Thoughts on Guerrilla Gardening
There are as many ways to guerrilla garden as there are stars in the sky, and that is the best thing about it. The best way to do it is your way and to just get started. Many people love to make seed bombs and drop them as a group, other people love sneaking privately about the city — planting plots. Some people like to be highly organized — others random and without a thought. The main thing that holds it all together is that we are people reclaiming the land around us, reaching out and getting involved, hanging around and making sure that it grows, and grows and is a pleasure for all who pass by.
I have recently started reading the book The One-Straw Revolution by Masanobu Fukuoka and his natural farming methods have astonished me and made me rethink what little I thought I knew about growing plants. I was already familiar with Rudolf Steiner’s methods of biodynamic farming, yet even so this book has been a real mind-opener.
Although I have been planting things in random places for a few years I haven’t had a chance to really take over a piece of land in an urban setting until this year. I spent much of last year walking the streets around my area checking out pieces of land. I didn’t want it to be too far from where we live in case it didn’t rain much and I had to haul water every day. I didn’t want it next to a main road to avoid the pollution from car exhaust, and I wanted it to get plenty of sun and rain. I finally found a good spot on the Greenway under the skytrain and next to the train tracks not too far from our apartment.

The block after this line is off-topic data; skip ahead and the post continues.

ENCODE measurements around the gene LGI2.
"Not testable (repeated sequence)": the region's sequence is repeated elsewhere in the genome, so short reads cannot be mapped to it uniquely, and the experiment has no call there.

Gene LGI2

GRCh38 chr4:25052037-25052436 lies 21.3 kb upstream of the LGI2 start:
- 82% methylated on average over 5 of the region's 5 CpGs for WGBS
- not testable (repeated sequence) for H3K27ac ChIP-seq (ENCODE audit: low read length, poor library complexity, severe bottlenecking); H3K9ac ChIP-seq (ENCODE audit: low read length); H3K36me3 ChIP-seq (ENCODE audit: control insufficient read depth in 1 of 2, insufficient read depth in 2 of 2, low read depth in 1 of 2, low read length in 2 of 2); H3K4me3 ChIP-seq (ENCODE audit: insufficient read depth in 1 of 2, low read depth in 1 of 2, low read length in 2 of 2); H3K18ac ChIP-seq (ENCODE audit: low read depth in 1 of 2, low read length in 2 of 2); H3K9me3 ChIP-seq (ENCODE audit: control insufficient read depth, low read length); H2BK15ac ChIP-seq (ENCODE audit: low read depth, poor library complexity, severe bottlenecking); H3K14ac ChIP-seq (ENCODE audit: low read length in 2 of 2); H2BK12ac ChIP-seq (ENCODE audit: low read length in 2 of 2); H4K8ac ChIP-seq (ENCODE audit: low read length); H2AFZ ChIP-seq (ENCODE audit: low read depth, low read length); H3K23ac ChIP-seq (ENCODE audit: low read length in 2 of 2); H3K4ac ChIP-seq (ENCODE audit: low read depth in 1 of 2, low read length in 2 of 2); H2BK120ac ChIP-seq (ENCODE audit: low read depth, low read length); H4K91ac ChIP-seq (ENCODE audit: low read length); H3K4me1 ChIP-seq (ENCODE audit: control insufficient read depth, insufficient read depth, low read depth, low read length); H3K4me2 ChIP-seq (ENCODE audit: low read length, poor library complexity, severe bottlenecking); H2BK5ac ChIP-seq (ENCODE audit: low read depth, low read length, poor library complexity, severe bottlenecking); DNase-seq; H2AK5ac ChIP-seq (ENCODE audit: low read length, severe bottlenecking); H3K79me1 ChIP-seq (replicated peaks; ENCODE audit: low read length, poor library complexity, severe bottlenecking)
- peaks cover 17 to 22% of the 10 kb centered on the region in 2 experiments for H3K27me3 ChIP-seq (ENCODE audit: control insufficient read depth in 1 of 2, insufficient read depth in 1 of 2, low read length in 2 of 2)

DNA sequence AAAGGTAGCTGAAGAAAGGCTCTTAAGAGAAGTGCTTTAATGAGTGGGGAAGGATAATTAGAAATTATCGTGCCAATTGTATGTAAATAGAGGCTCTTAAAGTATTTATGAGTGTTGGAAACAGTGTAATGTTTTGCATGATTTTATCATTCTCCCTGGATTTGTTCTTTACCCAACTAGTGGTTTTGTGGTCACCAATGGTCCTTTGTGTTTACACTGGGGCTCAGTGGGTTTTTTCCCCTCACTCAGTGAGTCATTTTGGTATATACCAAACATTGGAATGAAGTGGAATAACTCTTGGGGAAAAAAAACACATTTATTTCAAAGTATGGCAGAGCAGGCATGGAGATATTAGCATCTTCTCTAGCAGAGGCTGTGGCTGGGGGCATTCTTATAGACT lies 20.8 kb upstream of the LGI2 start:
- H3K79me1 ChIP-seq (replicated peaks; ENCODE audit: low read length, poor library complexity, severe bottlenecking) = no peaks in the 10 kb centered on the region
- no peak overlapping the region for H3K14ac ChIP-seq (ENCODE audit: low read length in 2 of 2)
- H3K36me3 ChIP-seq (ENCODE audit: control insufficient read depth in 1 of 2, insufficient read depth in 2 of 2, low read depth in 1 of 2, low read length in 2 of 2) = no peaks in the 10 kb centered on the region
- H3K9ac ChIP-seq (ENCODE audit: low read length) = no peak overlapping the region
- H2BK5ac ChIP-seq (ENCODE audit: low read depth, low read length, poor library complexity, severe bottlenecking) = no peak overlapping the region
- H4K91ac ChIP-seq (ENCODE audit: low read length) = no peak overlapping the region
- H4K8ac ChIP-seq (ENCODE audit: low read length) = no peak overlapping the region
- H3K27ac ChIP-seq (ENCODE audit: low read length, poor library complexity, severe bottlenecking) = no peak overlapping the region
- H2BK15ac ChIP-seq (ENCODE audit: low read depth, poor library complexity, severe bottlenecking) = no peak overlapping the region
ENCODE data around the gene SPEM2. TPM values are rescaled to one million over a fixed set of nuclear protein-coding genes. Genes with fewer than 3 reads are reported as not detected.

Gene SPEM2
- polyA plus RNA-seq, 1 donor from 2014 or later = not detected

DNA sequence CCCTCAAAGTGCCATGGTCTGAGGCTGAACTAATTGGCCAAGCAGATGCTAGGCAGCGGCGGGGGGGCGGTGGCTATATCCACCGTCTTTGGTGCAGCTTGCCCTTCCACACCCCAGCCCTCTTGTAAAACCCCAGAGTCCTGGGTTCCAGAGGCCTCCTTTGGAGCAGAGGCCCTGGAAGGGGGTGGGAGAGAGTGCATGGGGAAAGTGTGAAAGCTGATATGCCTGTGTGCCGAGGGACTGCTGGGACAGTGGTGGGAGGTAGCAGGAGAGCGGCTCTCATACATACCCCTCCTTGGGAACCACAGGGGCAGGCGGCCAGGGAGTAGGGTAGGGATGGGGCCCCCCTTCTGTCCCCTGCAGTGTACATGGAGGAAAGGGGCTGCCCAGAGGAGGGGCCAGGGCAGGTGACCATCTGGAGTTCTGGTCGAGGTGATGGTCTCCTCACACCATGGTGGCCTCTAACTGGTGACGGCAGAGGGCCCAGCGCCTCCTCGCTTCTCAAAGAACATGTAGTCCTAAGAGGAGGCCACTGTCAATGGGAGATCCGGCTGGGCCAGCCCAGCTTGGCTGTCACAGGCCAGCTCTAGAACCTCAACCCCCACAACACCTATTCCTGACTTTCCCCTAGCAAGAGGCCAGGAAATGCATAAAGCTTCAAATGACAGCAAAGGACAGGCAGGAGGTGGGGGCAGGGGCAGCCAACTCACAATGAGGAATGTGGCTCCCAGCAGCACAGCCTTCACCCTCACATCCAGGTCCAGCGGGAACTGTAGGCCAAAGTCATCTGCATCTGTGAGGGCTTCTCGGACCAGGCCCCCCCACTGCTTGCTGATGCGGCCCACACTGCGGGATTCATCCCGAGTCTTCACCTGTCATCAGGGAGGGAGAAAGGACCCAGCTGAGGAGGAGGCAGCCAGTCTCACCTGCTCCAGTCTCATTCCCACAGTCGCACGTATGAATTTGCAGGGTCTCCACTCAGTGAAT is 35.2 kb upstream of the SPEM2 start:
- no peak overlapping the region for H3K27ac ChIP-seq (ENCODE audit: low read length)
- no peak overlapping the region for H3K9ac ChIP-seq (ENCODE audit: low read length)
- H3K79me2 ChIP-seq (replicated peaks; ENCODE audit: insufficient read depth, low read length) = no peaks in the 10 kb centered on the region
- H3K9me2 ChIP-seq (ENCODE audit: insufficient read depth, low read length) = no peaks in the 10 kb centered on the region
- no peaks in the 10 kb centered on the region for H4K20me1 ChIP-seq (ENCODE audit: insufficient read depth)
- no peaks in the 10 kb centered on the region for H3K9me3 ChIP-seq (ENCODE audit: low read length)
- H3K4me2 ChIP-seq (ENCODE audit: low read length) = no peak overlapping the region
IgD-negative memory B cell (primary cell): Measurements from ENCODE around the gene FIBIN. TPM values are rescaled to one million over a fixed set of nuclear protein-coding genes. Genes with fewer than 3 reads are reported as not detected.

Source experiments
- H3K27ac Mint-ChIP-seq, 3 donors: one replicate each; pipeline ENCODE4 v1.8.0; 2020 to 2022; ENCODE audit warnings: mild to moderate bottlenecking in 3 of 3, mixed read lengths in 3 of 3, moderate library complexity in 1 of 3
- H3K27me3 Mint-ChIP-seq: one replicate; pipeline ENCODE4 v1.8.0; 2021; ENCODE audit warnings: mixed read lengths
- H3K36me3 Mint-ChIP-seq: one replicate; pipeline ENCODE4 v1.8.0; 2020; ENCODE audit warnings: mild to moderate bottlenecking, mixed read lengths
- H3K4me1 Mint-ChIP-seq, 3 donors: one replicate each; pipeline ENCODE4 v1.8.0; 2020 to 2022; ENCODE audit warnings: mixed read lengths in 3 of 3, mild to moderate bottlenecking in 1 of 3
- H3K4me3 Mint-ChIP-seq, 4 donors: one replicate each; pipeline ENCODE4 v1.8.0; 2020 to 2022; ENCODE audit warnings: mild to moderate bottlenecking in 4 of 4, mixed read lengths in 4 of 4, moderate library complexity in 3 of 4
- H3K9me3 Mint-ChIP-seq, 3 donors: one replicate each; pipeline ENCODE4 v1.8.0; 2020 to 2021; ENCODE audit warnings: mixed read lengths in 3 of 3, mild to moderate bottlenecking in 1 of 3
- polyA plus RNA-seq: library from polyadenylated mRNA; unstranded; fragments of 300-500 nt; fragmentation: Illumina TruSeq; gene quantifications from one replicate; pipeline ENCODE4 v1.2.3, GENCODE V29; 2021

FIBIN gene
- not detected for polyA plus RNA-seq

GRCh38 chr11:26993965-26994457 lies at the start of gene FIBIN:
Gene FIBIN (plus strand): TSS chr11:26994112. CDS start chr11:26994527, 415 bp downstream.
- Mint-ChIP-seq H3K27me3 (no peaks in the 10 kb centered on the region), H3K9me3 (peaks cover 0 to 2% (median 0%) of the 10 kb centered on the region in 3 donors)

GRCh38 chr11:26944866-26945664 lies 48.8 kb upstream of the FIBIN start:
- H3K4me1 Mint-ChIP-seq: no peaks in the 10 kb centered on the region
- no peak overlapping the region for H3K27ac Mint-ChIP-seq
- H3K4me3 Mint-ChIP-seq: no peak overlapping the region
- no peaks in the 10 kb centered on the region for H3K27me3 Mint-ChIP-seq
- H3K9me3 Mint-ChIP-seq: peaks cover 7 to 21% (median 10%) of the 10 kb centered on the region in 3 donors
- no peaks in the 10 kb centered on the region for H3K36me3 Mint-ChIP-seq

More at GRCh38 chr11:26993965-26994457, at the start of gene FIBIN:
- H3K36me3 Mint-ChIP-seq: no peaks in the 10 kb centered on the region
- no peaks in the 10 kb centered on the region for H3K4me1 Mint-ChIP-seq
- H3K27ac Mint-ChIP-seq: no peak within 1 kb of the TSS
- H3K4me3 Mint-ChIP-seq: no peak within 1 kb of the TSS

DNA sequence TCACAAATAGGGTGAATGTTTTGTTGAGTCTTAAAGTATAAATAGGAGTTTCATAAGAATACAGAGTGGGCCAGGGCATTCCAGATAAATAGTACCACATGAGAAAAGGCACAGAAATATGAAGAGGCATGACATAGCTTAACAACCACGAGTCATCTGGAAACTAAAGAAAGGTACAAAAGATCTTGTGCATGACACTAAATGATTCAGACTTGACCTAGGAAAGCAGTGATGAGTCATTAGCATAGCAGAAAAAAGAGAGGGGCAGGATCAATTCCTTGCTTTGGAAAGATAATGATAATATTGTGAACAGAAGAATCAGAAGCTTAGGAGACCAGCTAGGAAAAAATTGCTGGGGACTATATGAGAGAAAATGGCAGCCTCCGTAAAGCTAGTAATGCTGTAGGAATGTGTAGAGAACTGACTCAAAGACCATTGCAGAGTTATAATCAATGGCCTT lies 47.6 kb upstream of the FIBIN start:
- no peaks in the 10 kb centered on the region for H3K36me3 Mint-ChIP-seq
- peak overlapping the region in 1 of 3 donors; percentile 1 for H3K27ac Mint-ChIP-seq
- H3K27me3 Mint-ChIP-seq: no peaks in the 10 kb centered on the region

I was interested earlier this year to see that there are classes offered on Guerrilla Gardening here in Vancouver and it seems to be quite an encouraged activity, even so I have to confess I sure get a kick out of doing something without permission. I love sneaking about, in the middle of the day or the night, planting and watering the garden.
It turns out that the term Guerrilla Gardening was coined over 30 years ago by the Green Guerillas in New York, and recently has been given a huge resurgence by the book On Guerrilla Gardening by Richard Reynolds published in 2004. He has a great site Guerrilla Gardening.org which is a gathering of guerrilla gardeners around the world and a great place to share stories, photos and tips. The whole concept of taking back the land has been around for much longer, the Digger movement which began in 1649 is an example of this.
Guerrilla Gardening.org Great site with tons of resources, photos, tips and connections to other guerrilla gardeners.
Guerrilla Gardening.org Community
Holistic Agriculture and Sovereignty Library Lots of really good books to download.
Guerrilla Gardening: Toronto Public Space Committee
SoCal Guerrilla Gardening
Los Angeles Guerrilla Gardening
Digger Movement Book
San Francisco Digger Movement
The Oil Drum: Australia/New Zealand